What are the Basics of Sheep Shearing?

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  • Written By: Erin J. Hill
  • Edited By: Bronwyn Harris
  • Last Modified Date: 10 September 2019
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The basics of sheep shearing include using the proper tools, maintaining calm with the animals to avoid stress and potential injury, and using the proper methods for ensuring that the wool remains in good condition. Techniques can be easily learned for shearing sheep, although many breeders and farmers hire a professional shearer to complete the job for them. Sheep shearing can be time-consuming, so even seasoned shearers may need a little help. The most important things to remember when shearing sheep is to use clean tools, to clean the wool efficiently before getting started, and to avoid scaring the animals.

Sheep shearing should take place during warm weather, both to keep the sheep warm without their wool and to bring out the natural oils in their skin and add to the wool’s overall value. Wool is only sheared once a year to ensure that it is as thick and supple as possible, and it should not be sheared too late in the season when the weather becomes overly warm, because shedding may have already begun to take place. The wool should be sheared all in one piece, and sheep shearing should be done as close to the sheep’s body as possible.


The sheep should stand on a clean rug or mat during the shearing process. Before getting started, the wool should be combed and picked to remove any debris or feces from the coat. Sometimes a sheep shearing platform can be used to hold the animals’ heads in place and to make it easier for the shearer to reach.

After sheep shearing has taken place, the wool should be stored in a dry place before it is sold. Wool is used as bedding, clothing, and other linens and is particularly popular in colder climates, as it is very warm. Shearing does not hurt the sheep in most cases, but proper shears should always be used to ensure that no injuries are caused. Shears should also be kept clean and in good working order, and it is often a good idea to replace them as they age.

Sheep shearing can be challenging for those who have never done it before since animals are not always cooperative. Inexperienced shearers should always attempt shearing with an experienced person the first time around to learn the proper technique and to learn to interact with the sheep. Once these basic techniques are learned, shearing is generally fast and efficient.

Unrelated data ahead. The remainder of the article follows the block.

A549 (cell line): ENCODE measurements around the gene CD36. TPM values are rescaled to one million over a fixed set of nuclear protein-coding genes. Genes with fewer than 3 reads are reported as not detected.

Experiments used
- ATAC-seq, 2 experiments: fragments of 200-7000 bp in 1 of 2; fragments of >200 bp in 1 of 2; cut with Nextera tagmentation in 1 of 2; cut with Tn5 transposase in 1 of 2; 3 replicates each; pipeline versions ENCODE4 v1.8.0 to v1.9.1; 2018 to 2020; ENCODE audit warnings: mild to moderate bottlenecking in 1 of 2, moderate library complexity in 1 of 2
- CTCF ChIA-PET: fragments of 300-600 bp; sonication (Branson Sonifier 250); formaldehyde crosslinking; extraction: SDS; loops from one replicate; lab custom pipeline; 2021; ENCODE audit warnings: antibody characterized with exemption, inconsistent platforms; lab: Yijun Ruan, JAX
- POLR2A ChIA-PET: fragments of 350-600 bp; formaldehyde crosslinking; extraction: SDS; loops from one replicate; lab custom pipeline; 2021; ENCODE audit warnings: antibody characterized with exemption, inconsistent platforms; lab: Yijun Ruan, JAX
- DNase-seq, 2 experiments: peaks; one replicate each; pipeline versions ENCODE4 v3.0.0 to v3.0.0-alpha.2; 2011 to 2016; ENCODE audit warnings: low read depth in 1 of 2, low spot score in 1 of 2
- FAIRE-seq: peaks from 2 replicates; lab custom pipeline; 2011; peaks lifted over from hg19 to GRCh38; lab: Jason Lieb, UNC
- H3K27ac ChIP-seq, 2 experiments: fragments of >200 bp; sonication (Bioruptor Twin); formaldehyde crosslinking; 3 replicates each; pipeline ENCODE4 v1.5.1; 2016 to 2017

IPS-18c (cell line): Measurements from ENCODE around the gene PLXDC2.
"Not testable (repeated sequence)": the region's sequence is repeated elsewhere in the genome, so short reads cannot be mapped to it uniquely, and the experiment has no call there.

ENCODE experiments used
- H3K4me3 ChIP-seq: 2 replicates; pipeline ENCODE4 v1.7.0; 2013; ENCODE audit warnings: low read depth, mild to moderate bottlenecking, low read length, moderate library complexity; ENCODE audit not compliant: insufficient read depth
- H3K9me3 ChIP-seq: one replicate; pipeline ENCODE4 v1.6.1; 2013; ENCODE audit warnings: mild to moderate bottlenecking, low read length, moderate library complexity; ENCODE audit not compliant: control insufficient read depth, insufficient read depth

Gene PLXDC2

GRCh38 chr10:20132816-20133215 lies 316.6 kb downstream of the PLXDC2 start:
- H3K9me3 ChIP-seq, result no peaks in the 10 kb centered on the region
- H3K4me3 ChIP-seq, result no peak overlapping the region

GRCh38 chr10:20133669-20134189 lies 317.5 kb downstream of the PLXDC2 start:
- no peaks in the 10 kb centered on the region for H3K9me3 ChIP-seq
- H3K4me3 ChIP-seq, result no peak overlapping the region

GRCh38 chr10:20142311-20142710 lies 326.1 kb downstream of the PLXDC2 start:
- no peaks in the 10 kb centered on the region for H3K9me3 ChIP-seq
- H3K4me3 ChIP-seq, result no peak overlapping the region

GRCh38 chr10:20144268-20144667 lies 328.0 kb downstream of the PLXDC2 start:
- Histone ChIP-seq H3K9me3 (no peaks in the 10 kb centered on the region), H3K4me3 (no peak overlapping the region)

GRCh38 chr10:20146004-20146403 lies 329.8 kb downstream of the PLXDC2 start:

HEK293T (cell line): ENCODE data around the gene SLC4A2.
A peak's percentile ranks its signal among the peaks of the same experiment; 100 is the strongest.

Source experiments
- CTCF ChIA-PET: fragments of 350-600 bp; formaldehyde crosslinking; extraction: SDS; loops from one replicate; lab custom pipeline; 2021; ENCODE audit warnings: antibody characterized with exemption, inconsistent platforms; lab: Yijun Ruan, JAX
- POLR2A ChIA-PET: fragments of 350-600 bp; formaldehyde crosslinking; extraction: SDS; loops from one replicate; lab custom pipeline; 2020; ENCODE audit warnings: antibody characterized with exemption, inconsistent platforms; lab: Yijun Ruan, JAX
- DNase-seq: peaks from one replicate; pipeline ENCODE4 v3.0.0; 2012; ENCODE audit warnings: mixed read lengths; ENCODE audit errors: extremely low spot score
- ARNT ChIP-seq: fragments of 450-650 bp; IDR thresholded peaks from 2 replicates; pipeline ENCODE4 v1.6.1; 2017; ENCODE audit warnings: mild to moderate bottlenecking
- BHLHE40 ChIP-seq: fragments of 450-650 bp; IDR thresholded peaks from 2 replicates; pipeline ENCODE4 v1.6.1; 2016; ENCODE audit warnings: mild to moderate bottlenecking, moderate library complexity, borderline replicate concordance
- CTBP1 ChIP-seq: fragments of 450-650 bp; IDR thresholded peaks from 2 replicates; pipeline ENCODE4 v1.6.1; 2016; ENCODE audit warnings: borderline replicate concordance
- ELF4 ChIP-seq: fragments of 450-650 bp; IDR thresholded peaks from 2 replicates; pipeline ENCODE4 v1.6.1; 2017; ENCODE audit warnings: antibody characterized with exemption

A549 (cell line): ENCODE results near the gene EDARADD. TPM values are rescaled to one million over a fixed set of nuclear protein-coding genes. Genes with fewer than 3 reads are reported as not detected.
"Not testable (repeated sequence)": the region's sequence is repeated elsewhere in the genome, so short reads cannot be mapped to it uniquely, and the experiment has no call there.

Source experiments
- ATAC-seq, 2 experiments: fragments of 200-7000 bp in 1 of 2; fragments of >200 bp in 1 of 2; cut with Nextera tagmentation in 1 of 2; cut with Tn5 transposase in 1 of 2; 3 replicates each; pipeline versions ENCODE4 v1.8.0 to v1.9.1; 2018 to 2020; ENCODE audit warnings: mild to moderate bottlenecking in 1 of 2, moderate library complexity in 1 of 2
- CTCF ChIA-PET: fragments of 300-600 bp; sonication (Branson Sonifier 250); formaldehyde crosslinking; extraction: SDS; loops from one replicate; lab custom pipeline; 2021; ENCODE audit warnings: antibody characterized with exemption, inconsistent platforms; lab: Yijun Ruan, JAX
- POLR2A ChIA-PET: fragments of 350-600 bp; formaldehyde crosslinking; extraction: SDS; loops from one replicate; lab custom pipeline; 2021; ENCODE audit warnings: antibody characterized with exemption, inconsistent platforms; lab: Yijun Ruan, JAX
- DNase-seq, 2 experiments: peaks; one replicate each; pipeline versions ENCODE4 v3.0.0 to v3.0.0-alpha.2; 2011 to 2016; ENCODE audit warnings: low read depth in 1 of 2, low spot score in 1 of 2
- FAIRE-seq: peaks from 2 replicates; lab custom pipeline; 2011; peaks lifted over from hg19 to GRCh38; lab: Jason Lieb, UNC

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Post 3

@pastanaga - I've always wanted to shear my sheep the old fashioned way, with hand clippers, like the farmer does in the movie Babe. I doubt I could find anyone nearby to teach me that technique, but I also think if someone is careful there's more danger to the fleece than there is to the sheep.

Post 2

@MrsPramm - Anyone who only has a few sheep isn't going to have proper sheep shearing equipment handy anyway. It's pretty expensive, both to get in the first place and then to maintain and not worth the cost at all if you've only got a few sheep.

We kept pet lambs when I was a kid and it was never worth it financially to shear them ourselves. We had nowhere to sell the wool and no idea how to shear them.

But we just got a neighbor to pick them up and he got to add their wool to the rest of his as payment. They do have to sheared, especially if they are a wool producing breed, as they can

get sick if they aren't, or trapped in fences. But there's usually no need to do it yourself.

They used to call our sheep "elephant sheep" because they were so big. We were a little bit too indulgent of them I suppose, but they were a bunch of sweet ladies.

Post 1

Please don't attempt this unless you've had an expert show you what to do and who is standing by to help. Sheep can be very large and very strong and you are working with an implement that can cut them badly if you use it the wrong way.

Sheep shearing blades, even in the hands of experts, will often leave little nicks on the sheep, so I hate to think what it would do in the hands of someone who doesn't have a clue.

If you've only got a handful of sheep, just get someone nearby who has more to give you a call when theirs are being shorn and you can add yours into the bunch. For an expert one or two more sheep isn't going to make a difference, but it makes a big difference for the newcomers.

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